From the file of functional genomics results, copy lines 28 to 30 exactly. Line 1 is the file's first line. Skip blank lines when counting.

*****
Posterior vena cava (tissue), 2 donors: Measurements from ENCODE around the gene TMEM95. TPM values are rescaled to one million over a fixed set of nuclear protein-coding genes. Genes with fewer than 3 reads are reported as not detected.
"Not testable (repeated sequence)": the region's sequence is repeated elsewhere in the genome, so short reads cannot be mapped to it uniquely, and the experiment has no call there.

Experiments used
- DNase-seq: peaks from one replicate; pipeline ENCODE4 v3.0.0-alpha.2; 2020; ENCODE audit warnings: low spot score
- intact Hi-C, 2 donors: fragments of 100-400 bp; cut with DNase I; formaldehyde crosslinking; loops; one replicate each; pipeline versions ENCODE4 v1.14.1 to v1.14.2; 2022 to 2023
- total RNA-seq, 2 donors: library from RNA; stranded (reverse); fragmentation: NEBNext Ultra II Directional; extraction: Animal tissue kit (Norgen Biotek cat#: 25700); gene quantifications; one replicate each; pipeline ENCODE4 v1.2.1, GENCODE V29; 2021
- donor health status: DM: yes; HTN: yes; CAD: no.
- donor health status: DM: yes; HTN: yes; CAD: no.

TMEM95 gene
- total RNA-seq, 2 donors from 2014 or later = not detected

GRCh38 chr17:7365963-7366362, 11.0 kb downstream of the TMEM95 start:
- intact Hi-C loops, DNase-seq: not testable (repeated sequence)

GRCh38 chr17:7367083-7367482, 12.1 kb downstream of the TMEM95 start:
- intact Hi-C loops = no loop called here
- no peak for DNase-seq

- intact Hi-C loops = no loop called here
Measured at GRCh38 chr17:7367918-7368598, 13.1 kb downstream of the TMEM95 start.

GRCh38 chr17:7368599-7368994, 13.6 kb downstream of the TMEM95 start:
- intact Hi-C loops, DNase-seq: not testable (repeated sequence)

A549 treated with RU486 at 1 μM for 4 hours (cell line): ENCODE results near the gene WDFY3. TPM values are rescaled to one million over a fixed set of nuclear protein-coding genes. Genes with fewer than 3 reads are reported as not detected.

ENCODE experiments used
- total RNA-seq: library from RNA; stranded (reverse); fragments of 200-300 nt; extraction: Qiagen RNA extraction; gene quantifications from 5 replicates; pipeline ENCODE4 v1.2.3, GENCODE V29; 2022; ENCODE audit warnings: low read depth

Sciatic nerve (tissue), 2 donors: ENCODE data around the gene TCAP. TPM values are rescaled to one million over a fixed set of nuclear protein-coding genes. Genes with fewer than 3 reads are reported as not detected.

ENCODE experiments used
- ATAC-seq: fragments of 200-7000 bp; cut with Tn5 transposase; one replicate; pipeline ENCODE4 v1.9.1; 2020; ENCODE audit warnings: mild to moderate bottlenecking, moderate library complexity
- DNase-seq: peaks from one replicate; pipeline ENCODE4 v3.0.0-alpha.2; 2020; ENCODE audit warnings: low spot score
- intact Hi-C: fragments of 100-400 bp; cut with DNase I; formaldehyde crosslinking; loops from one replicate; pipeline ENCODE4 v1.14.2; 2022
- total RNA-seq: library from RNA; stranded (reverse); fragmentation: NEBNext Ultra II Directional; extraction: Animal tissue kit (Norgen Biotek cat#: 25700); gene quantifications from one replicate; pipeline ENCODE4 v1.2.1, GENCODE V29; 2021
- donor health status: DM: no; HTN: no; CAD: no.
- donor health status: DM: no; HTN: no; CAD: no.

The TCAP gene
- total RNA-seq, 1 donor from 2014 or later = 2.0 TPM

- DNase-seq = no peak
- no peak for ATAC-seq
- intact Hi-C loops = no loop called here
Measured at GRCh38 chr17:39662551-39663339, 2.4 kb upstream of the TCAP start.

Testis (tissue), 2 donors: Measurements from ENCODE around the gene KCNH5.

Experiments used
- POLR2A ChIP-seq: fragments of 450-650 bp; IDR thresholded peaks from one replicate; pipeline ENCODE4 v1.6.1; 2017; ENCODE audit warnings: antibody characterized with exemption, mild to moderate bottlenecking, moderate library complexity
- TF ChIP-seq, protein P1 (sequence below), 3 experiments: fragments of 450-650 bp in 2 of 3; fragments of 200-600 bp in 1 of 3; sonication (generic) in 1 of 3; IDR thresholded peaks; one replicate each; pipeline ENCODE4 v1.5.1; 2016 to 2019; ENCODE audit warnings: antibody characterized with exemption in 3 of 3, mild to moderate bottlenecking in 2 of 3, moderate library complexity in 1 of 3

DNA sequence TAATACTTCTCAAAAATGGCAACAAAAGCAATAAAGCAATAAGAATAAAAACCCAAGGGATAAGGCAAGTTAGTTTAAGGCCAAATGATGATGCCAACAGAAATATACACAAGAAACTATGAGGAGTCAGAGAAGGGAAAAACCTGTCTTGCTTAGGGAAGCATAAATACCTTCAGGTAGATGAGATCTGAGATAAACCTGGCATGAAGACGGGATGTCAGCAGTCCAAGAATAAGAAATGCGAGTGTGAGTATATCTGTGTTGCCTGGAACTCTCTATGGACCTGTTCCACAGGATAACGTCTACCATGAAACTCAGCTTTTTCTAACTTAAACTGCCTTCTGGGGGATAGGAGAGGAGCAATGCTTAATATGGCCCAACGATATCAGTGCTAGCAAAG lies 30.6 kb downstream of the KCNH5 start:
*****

- total RNA-seq: library from RNA; stranded (reverse); fragmentation: NEBNext Ultra II Directional; extraction: Animal tissue kit (Norgen Biotek cat#: 25700); gene quantifications from one replicate; pipeline ENCODE4 v1.2.1, GENCODE V29; 2021
- donor health status: DM: no; HTN: no; CAD: no.
- donor health status: DM: no; HTN: no; CAD: no.